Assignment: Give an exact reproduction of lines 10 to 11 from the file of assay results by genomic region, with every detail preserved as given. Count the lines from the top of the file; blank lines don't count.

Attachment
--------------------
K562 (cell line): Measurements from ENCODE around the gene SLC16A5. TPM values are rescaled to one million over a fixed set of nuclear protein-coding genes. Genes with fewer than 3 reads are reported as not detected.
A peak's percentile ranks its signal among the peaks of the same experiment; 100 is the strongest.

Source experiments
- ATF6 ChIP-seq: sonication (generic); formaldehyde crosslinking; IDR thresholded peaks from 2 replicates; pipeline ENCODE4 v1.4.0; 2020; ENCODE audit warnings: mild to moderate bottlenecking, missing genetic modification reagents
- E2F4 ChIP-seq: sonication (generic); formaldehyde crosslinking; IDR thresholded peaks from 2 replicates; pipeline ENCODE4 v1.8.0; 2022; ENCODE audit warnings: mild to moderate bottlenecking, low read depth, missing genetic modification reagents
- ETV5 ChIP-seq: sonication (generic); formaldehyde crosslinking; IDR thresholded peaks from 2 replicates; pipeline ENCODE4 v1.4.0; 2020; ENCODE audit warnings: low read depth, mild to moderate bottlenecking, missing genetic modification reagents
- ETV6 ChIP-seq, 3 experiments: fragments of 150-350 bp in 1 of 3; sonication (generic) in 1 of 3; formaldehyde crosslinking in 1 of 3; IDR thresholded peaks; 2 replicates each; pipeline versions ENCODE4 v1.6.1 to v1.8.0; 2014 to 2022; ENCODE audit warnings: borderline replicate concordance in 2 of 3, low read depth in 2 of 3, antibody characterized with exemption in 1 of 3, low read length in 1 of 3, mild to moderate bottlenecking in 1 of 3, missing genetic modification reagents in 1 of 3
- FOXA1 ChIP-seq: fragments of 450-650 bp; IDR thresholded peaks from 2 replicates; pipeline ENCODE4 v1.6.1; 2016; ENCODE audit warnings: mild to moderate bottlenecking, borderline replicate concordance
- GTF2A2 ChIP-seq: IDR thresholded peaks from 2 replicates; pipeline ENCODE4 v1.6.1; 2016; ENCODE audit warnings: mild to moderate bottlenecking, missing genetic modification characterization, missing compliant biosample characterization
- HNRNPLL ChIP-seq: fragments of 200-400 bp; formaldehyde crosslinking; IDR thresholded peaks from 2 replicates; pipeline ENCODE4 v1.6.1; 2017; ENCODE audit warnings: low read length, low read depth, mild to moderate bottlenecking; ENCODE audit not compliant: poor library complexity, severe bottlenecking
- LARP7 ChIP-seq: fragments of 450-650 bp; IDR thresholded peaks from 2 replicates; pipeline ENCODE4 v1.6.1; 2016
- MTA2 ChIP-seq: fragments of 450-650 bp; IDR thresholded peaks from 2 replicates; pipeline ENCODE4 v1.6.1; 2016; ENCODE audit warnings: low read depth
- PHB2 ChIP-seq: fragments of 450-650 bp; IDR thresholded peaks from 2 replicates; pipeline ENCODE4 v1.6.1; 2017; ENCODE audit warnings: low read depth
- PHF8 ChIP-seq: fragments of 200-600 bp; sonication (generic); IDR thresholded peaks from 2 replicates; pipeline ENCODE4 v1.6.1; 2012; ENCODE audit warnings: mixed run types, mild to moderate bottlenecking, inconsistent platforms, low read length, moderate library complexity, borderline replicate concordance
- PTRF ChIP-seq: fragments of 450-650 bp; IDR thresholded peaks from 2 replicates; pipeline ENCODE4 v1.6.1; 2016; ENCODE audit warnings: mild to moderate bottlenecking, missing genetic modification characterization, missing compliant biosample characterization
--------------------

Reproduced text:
- HNRNPLL ChIP-seq: fragments of 200-400 bp; formaldehyde crosslinking; IDR thresholded peaks from 2 replicates; pipeline ENCODE4 v1.6.1; 2017; ENCODE audit warnings: low read length, low read depth, mild to moderate bottlenecking; ENCODE audit not compliant: poor library complexity, severe bottlenecking
- LARP7 ChIP-seq: fragments of 450-650 bp; IDR thresholded peaks from 2 replicates; pipeline ENCODE4 v1.6.1; 2016